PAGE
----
Prohibitions

Commercial Banks shall not engage in non-banking operations and no bank shall:

  1. Engage in commerce or industry or trade in goods on its own account unless the acquisition of such goods is in settlement of debts due from others; goods shall be disposed of within the period laid down by the Governor;
  2. Purchase immoveable property on its own account except in the following cases:  Immoveable property required for the conduct of its own business or for housing or amenities for the bank’s staff; immoveable property acquired in settlement of debts and in such case the Bank must sell the Property within three years; this period may be extended on the decision of the governor.
  3. Hold or deal in the bank’s own shares unless they are acquired in settlement of a debt.  In such a case, the bank must sell them within two years from the acquisition thereof;
  4. Purchase shares of or bonds belonging to commercial companies except within the limit of twenty five percent of the banks own funds unless acquired in settlement of a debt.  In such case, the bank must sell the excess within two years from the date of acquisition.  Such prohibition shall not apply to the acquisition of bonds issued or guaranteed by the Government or other public sector institutions.

 

Commercial banks shall not grant loans or credit on current account to members of their Board, managers, or to similar members of staff except by prior authorization from the Board of the Bank; such authorization must be renewed annually.  Such prohibition shall not include the discounting of commercial paper, the granting of guarantees, or the opening of documentary letters of credit.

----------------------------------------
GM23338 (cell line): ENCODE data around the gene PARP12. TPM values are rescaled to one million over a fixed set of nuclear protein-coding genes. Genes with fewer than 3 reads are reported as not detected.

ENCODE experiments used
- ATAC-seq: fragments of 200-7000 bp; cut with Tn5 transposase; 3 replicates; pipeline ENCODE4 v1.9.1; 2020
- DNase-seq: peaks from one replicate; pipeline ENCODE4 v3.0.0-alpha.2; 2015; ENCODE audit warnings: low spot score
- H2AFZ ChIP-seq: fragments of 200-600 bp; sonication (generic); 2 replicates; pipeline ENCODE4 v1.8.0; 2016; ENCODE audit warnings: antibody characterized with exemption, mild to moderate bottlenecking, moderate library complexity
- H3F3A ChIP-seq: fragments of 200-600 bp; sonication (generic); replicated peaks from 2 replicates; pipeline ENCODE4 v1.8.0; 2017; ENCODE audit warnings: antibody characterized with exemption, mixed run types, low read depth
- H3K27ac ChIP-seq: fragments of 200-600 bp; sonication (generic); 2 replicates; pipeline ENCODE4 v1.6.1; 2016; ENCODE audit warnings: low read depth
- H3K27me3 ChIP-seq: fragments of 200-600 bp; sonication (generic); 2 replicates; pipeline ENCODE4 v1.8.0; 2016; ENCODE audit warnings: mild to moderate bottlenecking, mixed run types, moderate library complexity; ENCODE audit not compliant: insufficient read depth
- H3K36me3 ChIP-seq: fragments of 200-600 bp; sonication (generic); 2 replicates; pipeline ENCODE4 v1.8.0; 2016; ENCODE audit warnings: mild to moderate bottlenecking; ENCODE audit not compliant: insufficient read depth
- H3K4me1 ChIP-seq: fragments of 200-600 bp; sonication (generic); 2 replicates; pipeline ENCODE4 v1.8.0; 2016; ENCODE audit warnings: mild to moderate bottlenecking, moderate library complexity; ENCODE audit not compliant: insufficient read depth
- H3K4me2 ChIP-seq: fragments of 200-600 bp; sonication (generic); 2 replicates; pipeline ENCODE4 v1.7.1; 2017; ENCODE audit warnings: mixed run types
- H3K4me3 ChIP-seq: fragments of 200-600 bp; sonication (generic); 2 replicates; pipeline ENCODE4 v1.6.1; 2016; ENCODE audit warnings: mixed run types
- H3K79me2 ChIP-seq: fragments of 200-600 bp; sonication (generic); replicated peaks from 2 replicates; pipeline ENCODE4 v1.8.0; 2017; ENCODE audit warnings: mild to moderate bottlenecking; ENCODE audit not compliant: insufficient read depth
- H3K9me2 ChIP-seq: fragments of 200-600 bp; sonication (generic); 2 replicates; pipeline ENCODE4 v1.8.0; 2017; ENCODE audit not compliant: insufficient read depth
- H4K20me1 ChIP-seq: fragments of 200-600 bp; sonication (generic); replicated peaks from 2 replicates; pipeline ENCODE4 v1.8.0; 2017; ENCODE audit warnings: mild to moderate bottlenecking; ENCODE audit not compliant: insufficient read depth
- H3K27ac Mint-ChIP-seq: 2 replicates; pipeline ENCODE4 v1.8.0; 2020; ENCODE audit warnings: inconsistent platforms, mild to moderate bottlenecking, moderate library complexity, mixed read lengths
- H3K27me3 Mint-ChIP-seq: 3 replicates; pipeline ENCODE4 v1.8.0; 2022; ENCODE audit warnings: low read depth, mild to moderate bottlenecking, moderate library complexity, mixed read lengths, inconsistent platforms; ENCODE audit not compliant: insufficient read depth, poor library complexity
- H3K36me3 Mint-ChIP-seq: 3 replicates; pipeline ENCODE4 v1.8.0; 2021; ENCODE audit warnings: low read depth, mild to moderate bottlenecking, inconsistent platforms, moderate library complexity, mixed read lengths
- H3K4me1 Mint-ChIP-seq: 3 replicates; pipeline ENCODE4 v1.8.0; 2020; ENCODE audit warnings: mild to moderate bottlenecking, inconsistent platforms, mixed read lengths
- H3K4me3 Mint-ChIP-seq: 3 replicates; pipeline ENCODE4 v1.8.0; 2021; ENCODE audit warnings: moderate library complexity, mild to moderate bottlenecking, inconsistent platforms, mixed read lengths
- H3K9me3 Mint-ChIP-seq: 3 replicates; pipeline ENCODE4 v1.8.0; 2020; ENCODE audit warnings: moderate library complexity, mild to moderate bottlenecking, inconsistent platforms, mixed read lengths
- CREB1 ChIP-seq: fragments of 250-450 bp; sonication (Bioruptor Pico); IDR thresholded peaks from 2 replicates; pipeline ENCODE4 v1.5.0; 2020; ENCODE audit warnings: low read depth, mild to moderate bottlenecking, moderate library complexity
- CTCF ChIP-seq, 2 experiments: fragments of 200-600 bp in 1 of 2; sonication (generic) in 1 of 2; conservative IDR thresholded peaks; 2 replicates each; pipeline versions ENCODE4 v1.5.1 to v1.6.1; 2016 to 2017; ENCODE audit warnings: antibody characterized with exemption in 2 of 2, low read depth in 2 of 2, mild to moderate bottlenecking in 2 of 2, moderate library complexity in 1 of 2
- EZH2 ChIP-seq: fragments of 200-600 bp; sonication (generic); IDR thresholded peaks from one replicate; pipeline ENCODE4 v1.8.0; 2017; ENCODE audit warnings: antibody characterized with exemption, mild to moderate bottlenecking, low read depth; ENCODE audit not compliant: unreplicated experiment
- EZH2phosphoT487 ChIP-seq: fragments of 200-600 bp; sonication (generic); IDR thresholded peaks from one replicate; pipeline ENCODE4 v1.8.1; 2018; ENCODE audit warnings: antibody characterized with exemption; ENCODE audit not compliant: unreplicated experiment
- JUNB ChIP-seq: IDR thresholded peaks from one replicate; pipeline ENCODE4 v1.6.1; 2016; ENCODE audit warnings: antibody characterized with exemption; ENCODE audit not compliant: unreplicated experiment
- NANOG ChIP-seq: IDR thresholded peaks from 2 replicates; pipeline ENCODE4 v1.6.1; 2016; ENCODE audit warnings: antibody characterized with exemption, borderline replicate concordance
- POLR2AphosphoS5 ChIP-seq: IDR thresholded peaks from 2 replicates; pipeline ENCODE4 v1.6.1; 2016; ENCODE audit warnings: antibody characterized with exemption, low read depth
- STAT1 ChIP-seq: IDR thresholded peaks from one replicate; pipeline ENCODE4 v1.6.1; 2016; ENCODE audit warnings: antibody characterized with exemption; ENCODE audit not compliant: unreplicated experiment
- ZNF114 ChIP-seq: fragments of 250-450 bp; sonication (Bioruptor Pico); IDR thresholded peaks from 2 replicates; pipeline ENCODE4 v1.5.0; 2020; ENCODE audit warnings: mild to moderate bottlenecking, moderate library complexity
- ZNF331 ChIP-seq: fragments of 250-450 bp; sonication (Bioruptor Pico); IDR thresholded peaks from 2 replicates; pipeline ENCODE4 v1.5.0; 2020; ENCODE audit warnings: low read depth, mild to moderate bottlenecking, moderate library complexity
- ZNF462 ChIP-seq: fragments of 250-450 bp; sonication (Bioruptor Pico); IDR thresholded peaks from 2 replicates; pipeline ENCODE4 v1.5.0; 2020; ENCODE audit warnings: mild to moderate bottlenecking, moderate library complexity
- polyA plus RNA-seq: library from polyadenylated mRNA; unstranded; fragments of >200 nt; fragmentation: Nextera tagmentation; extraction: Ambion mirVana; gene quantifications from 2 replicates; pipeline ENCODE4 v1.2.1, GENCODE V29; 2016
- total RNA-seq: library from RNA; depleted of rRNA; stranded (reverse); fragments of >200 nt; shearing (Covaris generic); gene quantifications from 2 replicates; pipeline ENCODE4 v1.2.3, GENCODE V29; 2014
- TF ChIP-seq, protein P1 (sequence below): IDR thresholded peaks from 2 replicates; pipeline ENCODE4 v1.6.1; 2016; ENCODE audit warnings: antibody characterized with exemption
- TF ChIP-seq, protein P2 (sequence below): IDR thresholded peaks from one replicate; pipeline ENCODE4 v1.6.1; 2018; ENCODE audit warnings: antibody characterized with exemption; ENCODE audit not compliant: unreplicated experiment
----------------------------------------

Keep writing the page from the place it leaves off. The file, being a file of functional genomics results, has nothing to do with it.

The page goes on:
No commercial bank may offer its customers credit facilities on the security of their shares in the bank.

No commercial bank may grant loans or advances for the purpose of constructing commercial or residential buildings exceeding a total of twenty percent of its sum deposits unless it specializes in granting real estate loans and has obtained the Central Bank’s approval for this rate to be exceeded.

No commercial bank may issue on its own behalf traveler’s checks without prior authorization by the Central Bank.

No person who has been convicted of theft, dishonesty, fraud, embezzlement or writing bad checks may be or remain a member of the Board of  Directors of any Commercial Bank.

No member of the Board or manager of any commercial bank may hold without permission from the board of the said bank, a position as bank manager or member of the Board of any other bank. 

*Emirates Institute for Banking and Financial Studies ‘Legal Environment in the United Arab Emirates, Laws Relating to Banking.

UAE Laws and Islamic Finance

Laws of the UAE and Islamic Finance